‘Fracture’ reviewed by Gordon the Optom

‘Fracture’ is a mystery / love story, and is one of the best-structured and cleverly written plays I have seen in years. Based on an original concept by Helia Sulak, it is the first script from WA lass, Lucy Clements, a third year performance student at WAAPA. Harriet Roberts, a fellow WAAPA student, put this challenging production together.

The Blue Room and New Ghosts have collaborated to give us this one-hour production, which can be seen for one week only, in the main theatre, at the Blue Room, James Street, Northbridge at 7.00 pm each night until this Saturday, 27th June.


The set is a kitchen / lounge in a student style flat. It has a working sink unit, fridge, table, chairs and settee. In a first time ever (?) there are all four walls to the room set. It is viewed in the round. The walls are waist high with a metre break – like an all-around window – and then the walls (suspended) continue to the ceiling. This gives the drama the desired claustrophobic effect, and gives the audience members a true feeling of being a voyeuristic fly on the wall. Clever design from Patrick Howe, aided by stage manager Daley King.


        Three months ago, when young Charlie’s (Paul Grabovac) world came crashing down, he went to stay with some caring friends, Clara and Tommy.

        It is now 2.00 am, and in the dim light Charlie, who has fallen asleep on the sofa, awakes from a recurring nightmare screaming the name ‘Lily’. Bleary eyed, Clara (Mikala Westall) comes rushing through from her bedroom to console him, and drags him off to his bed.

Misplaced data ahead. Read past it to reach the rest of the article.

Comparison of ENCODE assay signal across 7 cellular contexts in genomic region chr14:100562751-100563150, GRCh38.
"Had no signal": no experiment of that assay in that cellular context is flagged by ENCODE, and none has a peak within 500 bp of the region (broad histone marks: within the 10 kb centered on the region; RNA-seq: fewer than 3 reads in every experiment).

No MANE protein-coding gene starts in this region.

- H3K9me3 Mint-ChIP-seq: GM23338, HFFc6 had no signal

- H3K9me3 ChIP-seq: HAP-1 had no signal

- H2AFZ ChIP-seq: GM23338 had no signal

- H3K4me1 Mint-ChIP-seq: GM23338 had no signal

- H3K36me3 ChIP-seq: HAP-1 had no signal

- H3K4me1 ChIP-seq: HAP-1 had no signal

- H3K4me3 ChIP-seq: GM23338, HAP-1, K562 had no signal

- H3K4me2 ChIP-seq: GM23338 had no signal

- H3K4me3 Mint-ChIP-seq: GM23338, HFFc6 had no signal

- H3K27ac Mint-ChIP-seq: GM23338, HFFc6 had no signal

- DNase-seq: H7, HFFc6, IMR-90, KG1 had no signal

Next day, Clara and her partner, Tommy (James Marzec) try to cheer up Charlie, by offering to take him to the footie, but this is to no avail, his depression is not improving.

       A few days later, to Charlie’s horror, his fiancée Grace (Salacia Briggs) arrives at the flat unannounced, wondering why he had ‘disappeared off the Earth’ with quite a few problems requiring to be resolved. The story takes a dramatic twist.

       Who is Lily? Are Clara and Tommy the sincere caring friends Charlie thinks they are?


What an amazing cast director Joe Lui (assisted by playwright Lucy Clements) has gathered. The four actors gave an immense depth of feeling to the script, and held the suspense and mystery of the play right to the end. Their parts all called for a full range of emotions, from tenderness to outright anger, and were beautifully acted.

The soundscape of deep rumbling music and clever lighting (Joe Lui) emphasised the trauma and misery in Charlie’s head.

The rapidly twisting story threads may leave some of the audience reeling and wondering what is happening, but this is certainly an outstanding production that I would love to see again, but the rapidly filling houses may make this impossible.

Every now and again a play comes along that ticks all of the boxes, this is one of them. An intelligent piece of theatre, highly recommended.